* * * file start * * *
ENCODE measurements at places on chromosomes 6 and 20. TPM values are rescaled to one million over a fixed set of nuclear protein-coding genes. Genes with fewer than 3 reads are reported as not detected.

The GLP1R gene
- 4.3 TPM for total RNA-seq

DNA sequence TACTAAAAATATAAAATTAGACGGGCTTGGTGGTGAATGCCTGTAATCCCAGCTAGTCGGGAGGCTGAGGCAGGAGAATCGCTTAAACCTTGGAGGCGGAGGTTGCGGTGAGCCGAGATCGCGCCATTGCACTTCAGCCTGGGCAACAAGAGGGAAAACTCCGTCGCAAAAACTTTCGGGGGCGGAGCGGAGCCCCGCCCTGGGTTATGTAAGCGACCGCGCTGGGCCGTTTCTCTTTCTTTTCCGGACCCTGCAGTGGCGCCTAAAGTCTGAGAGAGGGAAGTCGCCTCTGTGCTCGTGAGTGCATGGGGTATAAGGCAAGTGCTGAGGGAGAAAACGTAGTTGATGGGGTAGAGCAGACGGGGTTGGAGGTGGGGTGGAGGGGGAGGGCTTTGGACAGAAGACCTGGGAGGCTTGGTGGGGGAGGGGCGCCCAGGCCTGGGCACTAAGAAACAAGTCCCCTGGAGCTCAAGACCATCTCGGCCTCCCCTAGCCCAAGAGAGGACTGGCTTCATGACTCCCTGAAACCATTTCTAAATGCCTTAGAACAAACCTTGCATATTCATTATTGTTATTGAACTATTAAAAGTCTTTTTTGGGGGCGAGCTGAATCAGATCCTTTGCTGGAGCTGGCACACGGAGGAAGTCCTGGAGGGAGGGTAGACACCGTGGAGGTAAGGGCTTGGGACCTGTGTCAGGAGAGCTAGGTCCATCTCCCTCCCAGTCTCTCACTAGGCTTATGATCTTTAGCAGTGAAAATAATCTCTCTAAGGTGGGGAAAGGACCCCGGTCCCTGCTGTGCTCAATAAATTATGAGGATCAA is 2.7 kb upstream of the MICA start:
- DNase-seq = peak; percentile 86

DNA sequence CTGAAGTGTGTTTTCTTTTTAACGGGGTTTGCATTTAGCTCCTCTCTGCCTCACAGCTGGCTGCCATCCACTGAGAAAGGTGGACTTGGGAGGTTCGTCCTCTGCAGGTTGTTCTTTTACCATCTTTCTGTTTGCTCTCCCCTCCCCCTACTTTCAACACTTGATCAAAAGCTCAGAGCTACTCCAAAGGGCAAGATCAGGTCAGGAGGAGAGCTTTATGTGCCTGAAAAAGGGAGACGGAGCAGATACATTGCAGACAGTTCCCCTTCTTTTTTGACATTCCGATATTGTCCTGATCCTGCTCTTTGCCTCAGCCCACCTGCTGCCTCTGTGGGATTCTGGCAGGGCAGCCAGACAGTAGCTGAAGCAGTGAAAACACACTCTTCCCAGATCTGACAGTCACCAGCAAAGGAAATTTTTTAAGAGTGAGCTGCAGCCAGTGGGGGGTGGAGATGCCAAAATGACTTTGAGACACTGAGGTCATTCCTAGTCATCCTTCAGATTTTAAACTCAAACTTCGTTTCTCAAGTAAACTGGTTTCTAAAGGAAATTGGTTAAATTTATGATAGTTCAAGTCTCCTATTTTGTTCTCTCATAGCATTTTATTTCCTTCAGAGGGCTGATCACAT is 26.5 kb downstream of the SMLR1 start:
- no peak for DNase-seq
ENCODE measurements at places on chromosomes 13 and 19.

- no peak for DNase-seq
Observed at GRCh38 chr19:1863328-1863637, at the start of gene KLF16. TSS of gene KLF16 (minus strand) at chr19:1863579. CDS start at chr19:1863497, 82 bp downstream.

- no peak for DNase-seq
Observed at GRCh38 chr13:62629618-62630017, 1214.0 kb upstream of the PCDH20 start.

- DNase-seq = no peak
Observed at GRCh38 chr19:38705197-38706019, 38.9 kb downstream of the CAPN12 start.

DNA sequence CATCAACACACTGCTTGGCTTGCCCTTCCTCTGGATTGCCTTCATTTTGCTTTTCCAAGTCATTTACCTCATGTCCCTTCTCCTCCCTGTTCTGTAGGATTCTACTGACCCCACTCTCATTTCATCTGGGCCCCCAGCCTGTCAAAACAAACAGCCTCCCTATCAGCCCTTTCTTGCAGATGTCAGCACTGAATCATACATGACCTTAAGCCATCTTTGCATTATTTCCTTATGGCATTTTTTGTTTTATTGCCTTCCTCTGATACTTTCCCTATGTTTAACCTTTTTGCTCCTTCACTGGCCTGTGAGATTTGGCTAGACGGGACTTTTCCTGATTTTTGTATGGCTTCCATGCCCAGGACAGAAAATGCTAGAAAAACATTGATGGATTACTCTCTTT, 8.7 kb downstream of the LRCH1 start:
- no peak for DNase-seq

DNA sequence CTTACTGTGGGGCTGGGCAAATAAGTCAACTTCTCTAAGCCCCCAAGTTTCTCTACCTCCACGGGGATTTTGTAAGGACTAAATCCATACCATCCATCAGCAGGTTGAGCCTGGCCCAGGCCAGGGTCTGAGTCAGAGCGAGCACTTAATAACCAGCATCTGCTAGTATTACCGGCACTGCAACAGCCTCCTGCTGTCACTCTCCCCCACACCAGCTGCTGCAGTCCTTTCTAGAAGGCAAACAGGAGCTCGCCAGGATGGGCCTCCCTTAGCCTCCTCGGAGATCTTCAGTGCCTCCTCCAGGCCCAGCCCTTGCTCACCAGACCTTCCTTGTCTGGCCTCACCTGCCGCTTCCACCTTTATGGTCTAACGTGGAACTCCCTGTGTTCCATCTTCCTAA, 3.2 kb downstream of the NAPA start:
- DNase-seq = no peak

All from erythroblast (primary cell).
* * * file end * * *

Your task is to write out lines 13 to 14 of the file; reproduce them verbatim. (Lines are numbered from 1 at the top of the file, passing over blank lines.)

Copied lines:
- DNase-seq = no peak
Observed at GRCh38 chr19:38705197-38706019, 38.9 kb downstream of the CAPN12 start.